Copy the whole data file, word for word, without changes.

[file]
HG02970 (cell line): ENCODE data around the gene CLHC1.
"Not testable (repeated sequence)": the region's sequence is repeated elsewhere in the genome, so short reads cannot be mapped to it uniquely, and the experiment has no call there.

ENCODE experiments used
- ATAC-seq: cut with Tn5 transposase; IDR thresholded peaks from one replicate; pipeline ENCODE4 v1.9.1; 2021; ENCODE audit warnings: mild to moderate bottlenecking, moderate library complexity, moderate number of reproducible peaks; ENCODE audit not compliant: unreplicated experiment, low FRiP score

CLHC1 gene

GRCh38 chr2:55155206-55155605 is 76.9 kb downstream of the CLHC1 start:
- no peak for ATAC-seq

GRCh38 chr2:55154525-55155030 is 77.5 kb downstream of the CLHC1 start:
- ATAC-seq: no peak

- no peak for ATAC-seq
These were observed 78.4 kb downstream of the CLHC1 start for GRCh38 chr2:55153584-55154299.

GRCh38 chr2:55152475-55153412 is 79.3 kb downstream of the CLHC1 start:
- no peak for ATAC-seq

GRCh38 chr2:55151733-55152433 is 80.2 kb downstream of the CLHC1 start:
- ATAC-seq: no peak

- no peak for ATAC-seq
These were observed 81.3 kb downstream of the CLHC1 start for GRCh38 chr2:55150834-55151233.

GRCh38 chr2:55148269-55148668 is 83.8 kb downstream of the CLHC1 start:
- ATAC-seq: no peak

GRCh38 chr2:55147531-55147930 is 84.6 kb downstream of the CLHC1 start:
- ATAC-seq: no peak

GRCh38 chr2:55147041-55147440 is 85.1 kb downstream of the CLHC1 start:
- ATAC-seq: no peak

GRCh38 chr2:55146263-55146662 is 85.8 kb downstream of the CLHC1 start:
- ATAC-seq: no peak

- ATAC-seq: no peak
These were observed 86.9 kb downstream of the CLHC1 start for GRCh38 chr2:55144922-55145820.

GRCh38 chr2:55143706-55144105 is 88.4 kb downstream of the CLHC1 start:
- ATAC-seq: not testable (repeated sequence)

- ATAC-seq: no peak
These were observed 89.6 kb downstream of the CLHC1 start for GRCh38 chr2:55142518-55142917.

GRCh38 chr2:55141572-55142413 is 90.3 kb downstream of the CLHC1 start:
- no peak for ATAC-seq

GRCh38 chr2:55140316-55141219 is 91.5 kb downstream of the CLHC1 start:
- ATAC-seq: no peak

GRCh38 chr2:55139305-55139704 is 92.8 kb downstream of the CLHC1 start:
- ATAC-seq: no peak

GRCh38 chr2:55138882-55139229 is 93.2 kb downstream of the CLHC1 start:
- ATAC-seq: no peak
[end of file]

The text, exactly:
HG02970 (cell line): ENCODE data around the gene CLHC1.
"Not testable (repeated sequence)": the region's sequence is repeated elsewhere in the genome, so short reads cannot be mapped to it uniquely, and the experiment has no call there.

ENCODE experiments used
- ATAC-seq: cut with Tn5 transposase; IDR thresholded peaks from one replicate; pipeline ENCODE4 v1.9.1; 2021; ENCODE audit warnings: mild to moderate bottlenecking, moderate library complexity, moderate number of reproducible peaks; ENCODE audit not compliant: unreplicated experiment, low FRiP score

CLHC1 gene

GRCh38 chr2:55155206-55155605 is 76.9 kb downstream of the CLHC1 start:
- no peak for ATAC-seq

GRCh38 chr2:55154525-55155030 is 77.5 kb downstream of the CLHC1 start:
- ATAC-seq: no peak

- no peak for ATAC-seq
These were observed 78.4 kb downstream of the CLHC1 start for GRCh38 chr2:55153584-55154299.

GRCh38 chr2:55152475-55153412 is 79.3 kb downstream of the CLHC1 start:
- no peak for ATAC-seq

GRCh38 chr2:55151733-55152433 is 80.2 kb downstream of the CLHC1 start:
- ATAC-seq: no peak

- no peak for ATAC-seq
These were observed 81.3 kb downstream of the CLHC1 start for GRCh38 chr2:55150834-55151233.

GRCh38 chr2:55148269-55148668 is 83.8 kb downstream of the CLHC1 start:
- ATAC-seq: no peak

GRCh38 chr2:55147531-55147930 is 84.6 kb downstream of the CLHC1 start:
- ATAC-seq: no peak

GRCh38 chr2:55147041-55147440 is 85.1 kb downstream of the CLHC1 start:
- ATAC-seq: no peak

GRCh38 chr2:55146263-55146662 is 85.8 kb downstream of the CLHC1 start:
- ATAC-seq: no peak

- ATAC-seq: no peak
These were observed 86.9 kb downstream of the CLHC1 start for GRCh38 chr2:55144922-55145820.

GRCh38 chr2:55143706-55144105 is 88.4 kb downstream of the CLHC1 start:
- ATAC-seq: not testable (repeated sequence)

- ATAC-seq: no peak
These were observed 89.6 kb downstream of the CLHC1 start for GRCh38 chr2:55142518-55142917.

GRCh38 chr2:55141572-55142413 is 90.3 kb downstream of the CLHC1 start:
- no peak for ATAC-seq

GRCh38 chr2:55140316-55141219 is 91.5 kb downstream of the CLHC1 start:
- ATAC-seq: no peak

GRCh38 chr2:55139305-55139704 is 92.8 kb downstream of the CLHC1 start:
- ATAC-seq: no peak

GRCh38 chr2:55138882-55139229 is 93.2 kb downstream of the CLHC1 start:
- ATAC-seq: no peak